Andrew Walford

ANDREW WALFORD has been working in his mountain top studio overlooking the Shongweni dam and game reserve for over 40 years.
Andrew (b.1942) studied at Durban Art School from 1957-59 and then apprenticed with Walsh Marais and Sammy Liebermann until establishing his own studio in Durban in 1961. In 1964 he travelled to Europe, where he met Bernard Leach, Lucie Rie and Michael Cardew. Staying on in Europe, he established a studio in Staufen, Germany in 1965, then taught at the Hamburg Academy of Art from 1966-68. He returned to Africa in 1968 and after travelling in Asia, meeting with Shoji Hamada, he established a new studio in the hills of Shongweni Kwazulu Natal in 1970.
Andrew works in the Japanese tradition inspired by the spectacular indigenous bush surrounding his home and workshop. He follows an inner somewhat Eastern philosophy. He is never separate from trees, birds and all pervading Zulu Culture. Andrew has however always worked inspired by a Japanese ethos  both in his meticulous method of working and in his use of minimalist brush strokes. He has recently been described as Natal’s Zulu Zen Potter!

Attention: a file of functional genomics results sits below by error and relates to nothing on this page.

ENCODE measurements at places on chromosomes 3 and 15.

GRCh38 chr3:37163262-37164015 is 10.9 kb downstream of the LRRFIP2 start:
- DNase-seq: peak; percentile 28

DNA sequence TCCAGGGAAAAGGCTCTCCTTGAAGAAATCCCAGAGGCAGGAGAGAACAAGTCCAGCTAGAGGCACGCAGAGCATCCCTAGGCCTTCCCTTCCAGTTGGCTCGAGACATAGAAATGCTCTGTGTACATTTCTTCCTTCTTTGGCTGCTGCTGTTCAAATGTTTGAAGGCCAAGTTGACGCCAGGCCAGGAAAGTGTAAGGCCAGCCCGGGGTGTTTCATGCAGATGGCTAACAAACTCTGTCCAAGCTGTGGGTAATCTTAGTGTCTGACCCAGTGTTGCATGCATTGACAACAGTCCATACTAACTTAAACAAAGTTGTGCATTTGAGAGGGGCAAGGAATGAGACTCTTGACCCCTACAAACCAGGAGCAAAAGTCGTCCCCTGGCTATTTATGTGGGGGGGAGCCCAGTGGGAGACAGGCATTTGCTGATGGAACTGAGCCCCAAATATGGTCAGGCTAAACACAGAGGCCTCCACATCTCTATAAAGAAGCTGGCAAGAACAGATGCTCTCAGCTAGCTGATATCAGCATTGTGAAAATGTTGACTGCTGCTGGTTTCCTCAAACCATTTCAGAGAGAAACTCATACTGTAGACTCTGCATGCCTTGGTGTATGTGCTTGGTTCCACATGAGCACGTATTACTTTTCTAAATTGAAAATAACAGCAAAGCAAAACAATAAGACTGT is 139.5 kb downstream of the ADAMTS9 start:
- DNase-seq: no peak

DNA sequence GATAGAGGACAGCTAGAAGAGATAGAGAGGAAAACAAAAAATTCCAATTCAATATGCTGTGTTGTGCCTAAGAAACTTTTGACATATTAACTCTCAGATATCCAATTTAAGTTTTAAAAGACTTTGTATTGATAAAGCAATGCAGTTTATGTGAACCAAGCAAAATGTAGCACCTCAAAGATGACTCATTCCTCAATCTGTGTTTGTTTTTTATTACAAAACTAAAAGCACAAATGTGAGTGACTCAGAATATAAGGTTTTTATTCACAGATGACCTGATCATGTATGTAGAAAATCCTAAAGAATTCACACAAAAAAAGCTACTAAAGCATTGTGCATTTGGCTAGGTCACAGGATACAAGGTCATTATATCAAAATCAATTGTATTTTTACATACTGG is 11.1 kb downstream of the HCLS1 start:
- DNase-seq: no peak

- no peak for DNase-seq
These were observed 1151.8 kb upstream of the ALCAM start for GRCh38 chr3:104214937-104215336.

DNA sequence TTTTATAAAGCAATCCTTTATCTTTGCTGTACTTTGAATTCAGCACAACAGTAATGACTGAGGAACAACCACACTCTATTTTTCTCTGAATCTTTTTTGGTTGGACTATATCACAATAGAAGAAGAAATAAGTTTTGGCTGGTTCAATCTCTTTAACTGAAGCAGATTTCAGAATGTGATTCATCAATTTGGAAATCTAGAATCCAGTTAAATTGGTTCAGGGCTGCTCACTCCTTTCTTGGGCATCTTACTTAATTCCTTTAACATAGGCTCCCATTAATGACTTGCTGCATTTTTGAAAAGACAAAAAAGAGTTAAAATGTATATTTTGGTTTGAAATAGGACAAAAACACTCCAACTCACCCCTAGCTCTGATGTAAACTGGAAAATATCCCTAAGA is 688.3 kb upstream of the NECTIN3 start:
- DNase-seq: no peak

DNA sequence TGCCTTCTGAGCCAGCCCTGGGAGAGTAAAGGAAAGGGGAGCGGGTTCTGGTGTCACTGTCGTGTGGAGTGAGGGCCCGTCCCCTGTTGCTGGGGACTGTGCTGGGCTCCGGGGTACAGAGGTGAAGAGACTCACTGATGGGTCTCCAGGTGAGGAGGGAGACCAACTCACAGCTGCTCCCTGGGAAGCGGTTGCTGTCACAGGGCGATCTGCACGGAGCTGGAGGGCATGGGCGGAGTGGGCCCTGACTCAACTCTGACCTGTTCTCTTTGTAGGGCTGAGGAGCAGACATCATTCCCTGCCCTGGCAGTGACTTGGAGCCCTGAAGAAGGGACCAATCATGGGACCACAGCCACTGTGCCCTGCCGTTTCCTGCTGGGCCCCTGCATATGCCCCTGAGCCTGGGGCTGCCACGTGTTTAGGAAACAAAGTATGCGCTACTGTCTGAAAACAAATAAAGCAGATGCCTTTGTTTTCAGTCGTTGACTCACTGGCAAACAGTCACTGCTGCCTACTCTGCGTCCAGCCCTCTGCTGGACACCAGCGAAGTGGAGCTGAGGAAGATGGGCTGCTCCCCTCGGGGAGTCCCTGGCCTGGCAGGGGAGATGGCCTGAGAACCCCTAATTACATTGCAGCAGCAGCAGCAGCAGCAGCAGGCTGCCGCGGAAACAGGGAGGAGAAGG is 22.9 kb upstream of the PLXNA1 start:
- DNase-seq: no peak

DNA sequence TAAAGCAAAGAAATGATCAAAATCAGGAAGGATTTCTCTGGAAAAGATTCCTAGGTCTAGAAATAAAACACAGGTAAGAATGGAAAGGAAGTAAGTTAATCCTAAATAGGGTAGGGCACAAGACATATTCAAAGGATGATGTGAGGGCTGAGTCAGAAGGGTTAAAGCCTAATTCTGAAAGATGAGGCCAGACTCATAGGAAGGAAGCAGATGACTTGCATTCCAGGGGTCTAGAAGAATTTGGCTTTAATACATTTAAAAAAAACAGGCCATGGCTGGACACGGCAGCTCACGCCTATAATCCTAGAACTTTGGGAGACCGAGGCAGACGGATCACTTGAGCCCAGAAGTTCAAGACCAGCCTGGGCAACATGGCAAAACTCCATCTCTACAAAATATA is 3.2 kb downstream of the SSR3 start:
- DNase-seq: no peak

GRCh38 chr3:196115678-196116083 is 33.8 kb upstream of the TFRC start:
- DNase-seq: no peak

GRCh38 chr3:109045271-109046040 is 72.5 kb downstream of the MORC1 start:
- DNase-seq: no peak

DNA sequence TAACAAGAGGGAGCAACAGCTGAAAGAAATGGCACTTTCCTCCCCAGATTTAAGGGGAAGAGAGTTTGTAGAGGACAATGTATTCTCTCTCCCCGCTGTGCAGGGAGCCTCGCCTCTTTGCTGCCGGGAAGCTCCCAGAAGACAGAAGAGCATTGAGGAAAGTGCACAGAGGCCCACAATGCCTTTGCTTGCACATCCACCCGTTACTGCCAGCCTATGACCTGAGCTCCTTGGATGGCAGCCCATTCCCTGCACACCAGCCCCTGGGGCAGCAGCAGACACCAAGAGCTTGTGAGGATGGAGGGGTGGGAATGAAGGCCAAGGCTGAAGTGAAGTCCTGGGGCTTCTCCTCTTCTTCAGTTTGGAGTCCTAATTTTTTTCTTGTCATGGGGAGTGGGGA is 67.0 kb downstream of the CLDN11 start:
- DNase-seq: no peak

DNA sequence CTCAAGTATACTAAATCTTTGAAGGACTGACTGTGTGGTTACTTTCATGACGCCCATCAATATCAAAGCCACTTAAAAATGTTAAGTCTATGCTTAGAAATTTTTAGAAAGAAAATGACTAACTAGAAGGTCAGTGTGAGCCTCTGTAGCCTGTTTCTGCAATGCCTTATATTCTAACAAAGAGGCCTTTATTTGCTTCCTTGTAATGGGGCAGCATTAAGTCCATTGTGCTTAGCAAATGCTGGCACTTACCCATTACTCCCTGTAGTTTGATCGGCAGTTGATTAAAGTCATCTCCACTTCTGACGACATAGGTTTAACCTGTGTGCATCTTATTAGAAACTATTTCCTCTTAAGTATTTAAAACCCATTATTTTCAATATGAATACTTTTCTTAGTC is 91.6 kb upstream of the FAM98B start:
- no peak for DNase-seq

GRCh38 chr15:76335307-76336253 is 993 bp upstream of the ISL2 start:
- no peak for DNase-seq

Andrew has been making wall tiles for almost the whole of his 40 years production life but over the years his techniques have changed and style become more refined and varied. His large metre high tiles  are made from a  paper clay mixture and include shredded paper and porcelain and stoneware clay. They are decorated with gigantic Japanese brushes and often include splodges of indigenous wood ash glaze and evanescent celadons or Chinese Chuns which change with variations in light and season, echoing the ever changing light on the sandstone krantzes, and fields of burnt sugar cane surrounding his workplace. The natural colours on the pots are reminiscent of reflecting afternoon sun and shadows on the massive cliffs rising steeply next to his home where black eagles and trumpeter hornbills live in a completely unspoilt environment.
Andrew digs his own stoneware clay high up on a wild windswept  ridge in the Drakensberg and meticulously prepares it by hand to his own requirements. Water used is from a spring near his home and many of the glazes are from ash from the burnt grasses. His enormous oil burning kiln takes 24 hours to fire and reaches a white heat of 1380 degrees C. It is a reduction atmosphere which needs constant attention during that period to starve the atmosphere of oxygen and at the same time keep the heat rising gradually.The length of flame is critical and the amount of smoke can change in seconds from a wisp to a black cloud when not controlled. It then takes 3 days to cool before he gingerly starts to take the first brick out of the door to see the results of two months work. Andrew holds regular open days at his home and studio and is now holding exhibitions in a similar casual atmosphere in other parts of South Africa.